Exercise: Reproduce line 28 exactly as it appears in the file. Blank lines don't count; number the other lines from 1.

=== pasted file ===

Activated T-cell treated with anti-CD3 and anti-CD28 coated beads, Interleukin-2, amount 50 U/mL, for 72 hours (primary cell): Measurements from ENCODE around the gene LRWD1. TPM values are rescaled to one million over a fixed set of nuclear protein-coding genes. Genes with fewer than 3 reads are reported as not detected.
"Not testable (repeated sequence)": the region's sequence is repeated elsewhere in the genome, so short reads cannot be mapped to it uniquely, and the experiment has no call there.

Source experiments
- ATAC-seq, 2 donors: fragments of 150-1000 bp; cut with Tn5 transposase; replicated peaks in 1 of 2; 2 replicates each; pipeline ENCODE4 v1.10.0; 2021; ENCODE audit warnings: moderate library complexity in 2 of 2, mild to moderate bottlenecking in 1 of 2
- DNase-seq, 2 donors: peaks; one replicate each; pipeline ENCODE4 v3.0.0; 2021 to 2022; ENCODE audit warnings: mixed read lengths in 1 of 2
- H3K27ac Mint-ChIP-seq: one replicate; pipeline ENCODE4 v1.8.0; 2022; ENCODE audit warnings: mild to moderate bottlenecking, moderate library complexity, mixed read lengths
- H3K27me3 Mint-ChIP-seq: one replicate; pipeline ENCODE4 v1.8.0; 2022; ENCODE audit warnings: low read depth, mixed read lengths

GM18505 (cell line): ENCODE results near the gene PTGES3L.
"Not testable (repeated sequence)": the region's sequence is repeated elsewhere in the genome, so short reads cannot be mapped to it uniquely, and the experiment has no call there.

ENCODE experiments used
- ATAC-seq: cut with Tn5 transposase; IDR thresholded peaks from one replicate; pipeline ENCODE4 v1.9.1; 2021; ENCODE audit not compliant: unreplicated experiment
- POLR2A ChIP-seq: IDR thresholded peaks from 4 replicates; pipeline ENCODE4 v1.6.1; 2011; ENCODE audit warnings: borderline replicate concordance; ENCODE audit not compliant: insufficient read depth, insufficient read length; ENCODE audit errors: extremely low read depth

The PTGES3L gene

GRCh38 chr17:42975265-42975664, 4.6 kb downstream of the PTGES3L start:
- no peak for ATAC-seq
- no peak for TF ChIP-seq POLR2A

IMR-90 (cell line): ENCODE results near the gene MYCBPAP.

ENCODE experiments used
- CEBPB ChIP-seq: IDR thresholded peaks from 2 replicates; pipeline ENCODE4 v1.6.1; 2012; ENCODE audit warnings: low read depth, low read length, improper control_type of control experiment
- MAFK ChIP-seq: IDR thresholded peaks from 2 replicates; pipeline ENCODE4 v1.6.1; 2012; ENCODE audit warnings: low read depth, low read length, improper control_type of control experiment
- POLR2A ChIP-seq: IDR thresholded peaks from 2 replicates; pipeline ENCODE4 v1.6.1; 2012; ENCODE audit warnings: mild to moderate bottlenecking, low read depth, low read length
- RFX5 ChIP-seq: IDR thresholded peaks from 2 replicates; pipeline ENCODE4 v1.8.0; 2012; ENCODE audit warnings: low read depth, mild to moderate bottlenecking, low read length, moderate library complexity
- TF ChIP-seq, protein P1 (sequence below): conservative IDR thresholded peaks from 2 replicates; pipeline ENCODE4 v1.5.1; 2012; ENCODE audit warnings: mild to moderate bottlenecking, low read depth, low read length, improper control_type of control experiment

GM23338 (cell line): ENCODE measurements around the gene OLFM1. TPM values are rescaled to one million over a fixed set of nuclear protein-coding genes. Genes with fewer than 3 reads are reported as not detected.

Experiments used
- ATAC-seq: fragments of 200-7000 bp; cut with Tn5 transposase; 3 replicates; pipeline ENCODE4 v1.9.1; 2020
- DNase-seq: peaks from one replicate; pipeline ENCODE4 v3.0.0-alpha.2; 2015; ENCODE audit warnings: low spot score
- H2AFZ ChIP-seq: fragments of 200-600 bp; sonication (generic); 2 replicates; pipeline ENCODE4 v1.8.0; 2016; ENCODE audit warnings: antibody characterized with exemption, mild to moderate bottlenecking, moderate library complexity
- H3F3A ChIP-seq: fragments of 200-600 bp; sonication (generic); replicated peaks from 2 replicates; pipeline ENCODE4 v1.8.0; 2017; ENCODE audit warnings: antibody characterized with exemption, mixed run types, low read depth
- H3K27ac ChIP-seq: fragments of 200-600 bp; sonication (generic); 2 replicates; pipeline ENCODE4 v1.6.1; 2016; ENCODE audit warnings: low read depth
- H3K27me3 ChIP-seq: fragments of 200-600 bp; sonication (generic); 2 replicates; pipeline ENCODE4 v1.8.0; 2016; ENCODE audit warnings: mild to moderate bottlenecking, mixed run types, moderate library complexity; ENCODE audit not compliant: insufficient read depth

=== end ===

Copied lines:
- H2AFZ ChIP-seq: fragments of 200-600 bp; sonication (generic); 2 replicates; pipeline ENCODE4 v1.8.0; 2016; ENCODE audit warnings: antibody characterized with exemption, mild to moderate bottlenecking, moderate library complexity